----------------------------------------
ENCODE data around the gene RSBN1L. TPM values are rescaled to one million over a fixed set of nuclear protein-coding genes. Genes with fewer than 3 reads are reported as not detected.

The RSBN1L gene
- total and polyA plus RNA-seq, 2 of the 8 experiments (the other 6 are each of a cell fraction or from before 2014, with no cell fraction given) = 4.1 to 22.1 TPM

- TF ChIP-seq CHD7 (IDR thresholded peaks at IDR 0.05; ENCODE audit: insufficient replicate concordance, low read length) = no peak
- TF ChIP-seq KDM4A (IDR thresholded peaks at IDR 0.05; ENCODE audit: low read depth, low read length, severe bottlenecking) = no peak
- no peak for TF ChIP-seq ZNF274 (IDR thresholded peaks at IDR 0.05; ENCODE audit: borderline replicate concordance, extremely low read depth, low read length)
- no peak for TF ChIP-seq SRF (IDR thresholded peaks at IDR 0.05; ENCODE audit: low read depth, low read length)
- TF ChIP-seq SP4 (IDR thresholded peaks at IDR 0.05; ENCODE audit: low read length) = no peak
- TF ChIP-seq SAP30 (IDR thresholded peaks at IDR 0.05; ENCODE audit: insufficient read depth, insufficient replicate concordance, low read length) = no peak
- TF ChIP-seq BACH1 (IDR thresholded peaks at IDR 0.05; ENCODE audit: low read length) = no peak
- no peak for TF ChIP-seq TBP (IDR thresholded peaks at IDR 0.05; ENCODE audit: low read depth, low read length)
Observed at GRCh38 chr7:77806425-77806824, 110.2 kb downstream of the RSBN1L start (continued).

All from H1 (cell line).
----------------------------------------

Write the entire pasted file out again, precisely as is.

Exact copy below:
ENCODE data around the gene RSBN1L. TPM values are rescaled to one million over a fixed set of nuclear protein-coding genes. Genes with fewer than 3 reads are reported as not detected.

The RSBN1L gene
- total and polyA plus RNA-seq, 2 of the 8 experiments (the other 6 are each of a cell fraction or from before 2014, with no cell fraction given) = 4.1 to 22.1 TPM

- TF ChIP-seq CHD7 (IDR thresholded peaks at IDR 0.05; ENCODE audit: insufficient replicate concordance, low read length) = no peak
- TF ChIP-seq KDM4A (IDR thresholded peaks at IDR 0.05; ENCODE audit: low read depth, low read length, severe bottlenecking) = no peak
- no peak for TF ChIP-seq ZNF274 (IDR thresholded peaks at IDR 0.05; ENCODE audit: borderline replicate concordance, extremely low read depth, low read length)
- no peak for TF ChIP-seq SRF (IDR thresholded peaks at IDR 0.05; ENCODE audit: low read depth, low read length)
- TF ChIP-seq SP4 (IDR thresholded peaks at IDR 0.05; ENCODE audit: low read length) = no peak
- TF ChIP-seq SAP30 (IDR thresholded peaks at IDR 0.05; ENCODE audit: insufficient read depth, insufficient replicate concordance, low read length) = no peak
- TF ChIP-seq BACH1 (IDR thresholded peaks at IDR 0.05; ENCODE audit: low read length) = no peak
- no peak for TF ChIP-seq TBP (IDR thresholded peaks at IDR 0.05; ENCODE audit: low read depth, low read length)
Observed at GRCh38 chr7:77806425-77806824, 110.2 kb downstream of the RSBN1L start (continued).

All from H1 (cell line).